In Discovering the South, historian Jennifer Ritterhouse pieces together Daniels’s unpublished notes from his tour along with his published writings and a wealth of archival evidence to put this one man’s journey through a South in transition into a larger context. Daniels’s well chosen itinerary brought him face to face with the full range of political and cultural possibilities in the South of the 1930s, from New Deal liberalism and social planning in the Tennessee Valley Authority, to Communist agitation in the Scottsboro case, to planters’ and industrialists’ reactionary worldview and repressive violence. The result is a lively narrative of black and white southerners fighting for and against democratic social change at the start of the nation’s long civil rights era.
Visit the author’s website for more about the project.
Jennifer Ritterhouse is associate professor of history at George Mason University. She is the author of Growing Up Jim Crow: How Black and White Southern Children Learned Race and several articles; editor of a reprint edition of Sarah Patton Boyle’s autobiography, The Desegregated Heart: A Virginian’s Stand in Time of Transition; and co-editor of Remembering Jim Crow: African Americans Tell About Life in the Segregated South. She teaches classes on the 20th-century US, the South, cultural history, and research methods.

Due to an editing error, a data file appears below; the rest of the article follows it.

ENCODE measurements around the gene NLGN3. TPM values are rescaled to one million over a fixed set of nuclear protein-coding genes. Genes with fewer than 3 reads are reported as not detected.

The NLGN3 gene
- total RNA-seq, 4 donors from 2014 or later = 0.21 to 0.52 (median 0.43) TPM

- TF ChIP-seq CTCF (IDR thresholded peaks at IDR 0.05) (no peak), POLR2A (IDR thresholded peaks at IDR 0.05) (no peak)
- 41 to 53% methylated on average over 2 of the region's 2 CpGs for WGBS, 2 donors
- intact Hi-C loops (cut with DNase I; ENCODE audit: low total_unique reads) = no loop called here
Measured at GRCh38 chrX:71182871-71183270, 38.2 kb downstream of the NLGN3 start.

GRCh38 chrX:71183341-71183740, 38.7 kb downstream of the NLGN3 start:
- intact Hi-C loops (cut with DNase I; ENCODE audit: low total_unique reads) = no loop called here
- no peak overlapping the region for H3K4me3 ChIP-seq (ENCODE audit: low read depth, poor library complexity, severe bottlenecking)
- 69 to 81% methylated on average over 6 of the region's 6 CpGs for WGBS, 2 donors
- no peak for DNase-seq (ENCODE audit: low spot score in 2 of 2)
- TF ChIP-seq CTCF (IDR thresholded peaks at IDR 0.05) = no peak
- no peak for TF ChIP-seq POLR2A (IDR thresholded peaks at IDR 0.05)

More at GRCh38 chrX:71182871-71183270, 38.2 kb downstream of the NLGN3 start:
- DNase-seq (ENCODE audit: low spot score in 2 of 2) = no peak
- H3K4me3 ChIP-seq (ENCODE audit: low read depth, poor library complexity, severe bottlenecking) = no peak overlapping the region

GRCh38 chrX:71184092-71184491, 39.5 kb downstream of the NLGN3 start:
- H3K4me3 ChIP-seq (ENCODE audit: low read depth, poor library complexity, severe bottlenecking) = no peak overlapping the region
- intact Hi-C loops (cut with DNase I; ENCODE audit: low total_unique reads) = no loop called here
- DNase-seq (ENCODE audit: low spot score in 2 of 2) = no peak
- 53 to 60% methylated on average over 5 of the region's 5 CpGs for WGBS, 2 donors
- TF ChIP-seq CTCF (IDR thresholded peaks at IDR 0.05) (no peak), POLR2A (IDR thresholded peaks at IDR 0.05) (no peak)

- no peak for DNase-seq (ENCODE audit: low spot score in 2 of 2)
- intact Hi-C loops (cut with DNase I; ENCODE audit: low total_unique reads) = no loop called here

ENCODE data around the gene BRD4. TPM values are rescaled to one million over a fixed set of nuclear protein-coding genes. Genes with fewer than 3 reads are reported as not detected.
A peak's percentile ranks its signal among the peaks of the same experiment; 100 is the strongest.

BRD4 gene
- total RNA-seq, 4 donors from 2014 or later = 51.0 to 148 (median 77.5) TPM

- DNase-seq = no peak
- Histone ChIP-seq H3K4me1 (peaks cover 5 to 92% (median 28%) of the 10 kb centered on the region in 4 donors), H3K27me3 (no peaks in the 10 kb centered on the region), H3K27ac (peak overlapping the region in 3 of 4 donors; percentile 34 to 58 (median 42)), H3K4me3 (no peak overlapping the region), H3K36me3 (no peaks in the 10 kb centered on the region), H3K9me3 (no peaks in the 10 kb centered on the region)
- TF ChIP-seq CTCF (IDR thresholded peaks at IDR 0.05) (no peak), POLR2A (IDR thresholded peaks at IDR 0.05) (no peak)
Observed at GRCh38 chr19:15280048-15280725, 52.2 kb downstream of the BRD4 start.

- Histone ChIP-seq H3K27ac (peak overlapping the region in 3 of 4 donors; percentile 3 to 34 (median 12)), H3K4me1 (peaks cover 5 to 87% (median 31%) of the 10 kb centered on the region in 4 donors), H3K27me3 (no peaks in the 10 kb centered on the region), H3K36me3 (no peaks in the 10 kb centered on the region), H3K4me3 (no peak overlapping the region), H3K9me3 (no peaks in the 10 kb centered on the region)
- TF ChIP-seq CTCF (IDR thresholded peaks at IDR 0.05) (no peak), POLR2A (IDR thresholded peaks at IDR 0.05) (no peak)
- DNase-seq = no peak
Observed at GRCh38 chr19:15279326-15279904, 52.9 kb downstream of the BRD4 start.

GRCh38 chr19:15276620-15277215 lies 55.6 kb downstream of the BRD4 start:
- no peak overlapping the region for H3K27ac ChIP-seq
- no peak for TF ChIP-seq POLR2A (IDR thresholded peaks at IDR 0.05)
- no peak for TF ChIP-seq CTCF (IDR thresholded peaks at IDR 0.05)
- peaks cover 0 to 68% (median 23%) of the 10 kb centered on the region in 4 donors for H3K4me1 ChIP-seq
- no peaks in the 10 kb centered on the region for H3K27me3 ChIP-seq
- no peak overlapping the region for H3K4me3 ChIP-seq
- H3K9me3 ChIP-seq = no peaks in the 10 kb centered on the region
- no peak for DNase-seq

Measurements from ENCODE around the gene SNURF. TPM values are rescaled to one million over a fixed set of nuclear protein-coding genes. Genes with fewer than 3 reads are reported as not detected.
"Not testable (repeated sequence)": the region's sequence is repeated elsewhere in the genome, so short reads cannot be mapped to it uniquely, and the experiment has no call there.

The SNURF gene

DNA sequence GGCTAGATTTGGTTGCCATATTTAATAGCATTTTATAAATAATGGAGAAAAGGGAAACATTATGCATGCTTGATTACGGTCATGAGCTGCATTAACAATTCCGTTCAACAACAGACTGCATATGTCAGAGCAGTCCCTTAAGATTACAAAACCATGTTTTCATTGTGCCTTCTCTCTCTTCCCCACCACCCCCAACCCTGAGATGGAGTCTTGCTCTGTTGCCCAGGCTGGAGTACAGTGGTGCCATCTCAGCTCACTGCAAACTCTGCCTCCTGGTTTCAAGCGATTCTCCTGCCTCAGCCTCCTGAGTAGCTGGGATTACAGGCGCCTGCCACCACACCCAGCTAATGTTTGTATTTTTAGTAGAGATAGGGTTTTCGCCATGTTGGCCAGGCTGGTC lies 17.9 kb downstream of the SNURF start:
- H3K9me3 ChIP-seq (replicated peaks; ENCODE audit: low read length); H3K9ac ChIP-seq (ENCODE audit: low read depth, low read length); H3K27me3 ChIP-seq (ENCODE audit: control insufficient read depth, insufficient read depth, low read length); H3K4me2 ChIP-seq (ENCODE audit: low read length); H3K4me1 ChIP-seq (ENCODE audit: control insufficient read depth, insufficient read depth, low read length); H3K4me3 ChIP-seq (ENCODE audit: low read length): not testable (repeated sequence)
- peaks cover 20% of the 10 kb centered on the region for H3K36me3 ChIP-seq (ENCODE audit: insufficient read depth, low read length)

The University Libraries’ Mason Author Series features Mason faculty and alumni authors throughout the year, and is generously sponsored by the University Bookstore. Upcoming readings include Visiting Professor Michael Hayden on May 4.
In conjunction with the Zine Fair (hosted by Assistant Professor Christopher Kardambikis’ art class), the Mason community is invited to visit the Special Collections Research Center (2400 Fenwick) on Wednesday, April 26. Join us between 2 and 5 p.m. to learn more about our artists’ book collection and to view artists’ books in conversation with the various themes and formats of zines.